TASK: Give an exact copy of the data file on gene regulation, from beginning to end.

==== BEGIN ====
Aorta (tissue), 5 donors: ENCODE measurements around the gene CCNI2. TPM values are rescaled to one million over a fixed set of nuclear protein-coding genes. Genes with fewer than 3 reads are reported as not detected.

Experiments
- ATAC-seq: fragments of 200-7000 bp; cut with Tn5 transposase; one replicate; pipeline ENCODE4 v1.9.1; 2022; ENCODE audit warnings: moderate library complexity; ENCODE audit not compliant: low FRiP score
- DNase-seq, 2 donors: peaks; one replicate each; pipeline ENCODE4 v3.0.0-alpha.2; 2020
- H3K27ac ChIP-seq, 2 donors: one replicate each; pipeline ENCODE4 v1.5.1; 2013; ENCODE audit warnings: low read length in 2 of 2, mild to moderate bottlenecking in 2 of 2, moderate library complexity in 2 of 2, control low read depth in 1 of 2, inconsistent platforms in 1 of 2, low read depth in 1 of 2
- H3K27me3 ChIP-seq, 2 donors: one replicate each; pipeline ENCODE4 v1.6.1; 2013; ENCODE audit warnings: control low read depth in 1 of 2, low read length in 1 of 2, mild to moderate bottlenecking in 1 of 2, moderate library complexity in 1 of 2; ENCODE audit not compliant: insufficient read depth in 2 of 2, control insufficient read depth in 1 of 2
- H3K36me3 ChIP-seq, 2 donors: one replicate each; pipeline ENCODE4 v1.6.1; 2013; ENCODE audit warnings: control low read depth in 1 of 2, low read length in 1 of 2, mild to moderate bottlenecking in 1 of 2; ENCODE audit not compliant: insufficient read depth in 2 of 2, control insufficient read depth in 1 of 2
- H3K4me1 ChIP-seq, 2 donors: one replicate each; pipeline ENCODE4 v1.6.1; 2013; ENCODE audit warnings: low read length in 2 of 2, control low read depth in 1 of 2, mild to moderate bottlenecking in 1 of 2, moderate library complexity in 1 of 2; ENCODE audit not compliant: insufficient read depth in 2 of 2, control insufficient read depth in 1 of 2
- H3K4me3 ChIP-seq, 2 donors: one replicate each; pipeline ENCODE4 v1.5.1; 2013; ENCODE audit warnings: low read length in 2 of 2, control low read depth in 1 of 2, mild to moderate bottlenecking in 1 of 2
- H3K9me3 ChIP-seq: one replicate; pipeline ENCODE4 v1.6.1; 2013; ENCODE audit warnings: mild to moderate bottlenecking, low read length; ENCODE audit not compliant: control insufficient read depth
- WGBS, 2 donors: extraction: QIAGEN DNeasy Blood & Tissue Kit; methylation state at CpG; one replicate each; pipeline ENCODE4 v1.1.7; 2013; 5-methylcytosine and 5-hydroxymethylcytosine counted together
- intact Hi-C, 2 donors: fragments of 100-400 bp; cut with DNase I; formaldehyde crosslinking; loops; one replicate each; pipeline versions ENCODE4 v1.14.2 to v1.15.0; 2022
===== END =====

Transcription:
Aorta (tissue), 5 donors: ENCODE measurements around the gene CCNI2. TPM values are rescaled to one million over a fixed set of nuclear protein-coding genes. Genes with fewer than 3 reads are reported as not detected.

Experiments
- ATAC-seq: fragments of 200-7000 bp; cut with Tn5 transposase; one replicate; pipeline ENCODE4 v1.9.1; 2022; ENCODE audit warnings: moderate library complexity; ENCODE audit not compliant: low FRiP score
- DNase-seq, 2 donors: peaks; one replicate each; pipeline ENCODE4 v3.0.0-alpha.2; 2020
- H3K27ac ChIP-seq, 2 donors: one replicate each; pipeline ENCODE4 v1.5.1; 2013; ENCODE audit warnings: low read length in 2 of 2, mild to moderate bottlenecking in 2 of 2, moderate library complexity in 2 of 2, control low read depth in 1 of 2, inconsistent platforms in 1 of 2, low read depth in 1 of 2
- H3K27me3 ChIP-seq, 2 donors: one replicate each; pipeline ENCODE4 v1.6.1; 2013; ENCODE audit warnings: control low read depth in 1 of 2, low read length in 1 of 2, mild to moderate bottlenecking in 1 of 2, moderate library complexity in 1 of 2; ENCODE audit not compliant: insufficient read depth in 2 of 2, control insufficient read depth in 1 of 2
- H3K36me3 ChIP-seq, 2 donors: one replicate each; pipeline ENCODE4 v1.6.1; 2013; ENCODE audit warnings: control low read depth in 1 of 2, low read length in 1 of 2, mild to moderate bottlenecking in 1 of 2; ENCODE audit not compliant: insufficient read depth in 2 of 2, control insufficient read depth in 1 of 2
- H3K4me1 ChIP-seq, 2 donors: one replicate each; pipeline ENCODE4 v1.6.1; 2013; ENCODE audit warnings: low read length in 2 of 2, control low read depth in 1 of 2, mild to moderate bottlenecking in 1 of 2, moderate library complexity in 1 of 2; ENCODE audit not compliant: insufficient read depth in 2 of 2, control insufficient read depth in 1 of 2
- H3K4me3 ChIP-seq, 2 donors: one replicate each; pipeline ENCODE4 v1.5.1; 2013; ENCODE audit warnings: low read length in 2 of 2, control low read depth in 1 of 2, mild to moderate bottlenecking in 1 of 2
- H3K9me3 ChIP-seq: one replicate; pipeline ENCODE4 v1.6.1; 2013; ENCODE audit warnings: mild to moderate bottlenecking, low read length; ENCODE audit not compliant: control insufficient read depth
- WGBS, 2 donors: extraction: QIAGEN DNeasy Blood & Tissue Kit; methylation state at CpG; one replicate each; pipeline ENCODE4 v1.1.7; 2013; 5-methylcytosine and 5-hydroxymethylcytosine counted together
- intact Hi-C, 2 donors: fragments of 100-400 bp; cut with DNase I; formaldehyde crosslinking; loops; one replicate each; pipeline versions ENCODE4 v1.14.2 to v1.15.0; 2022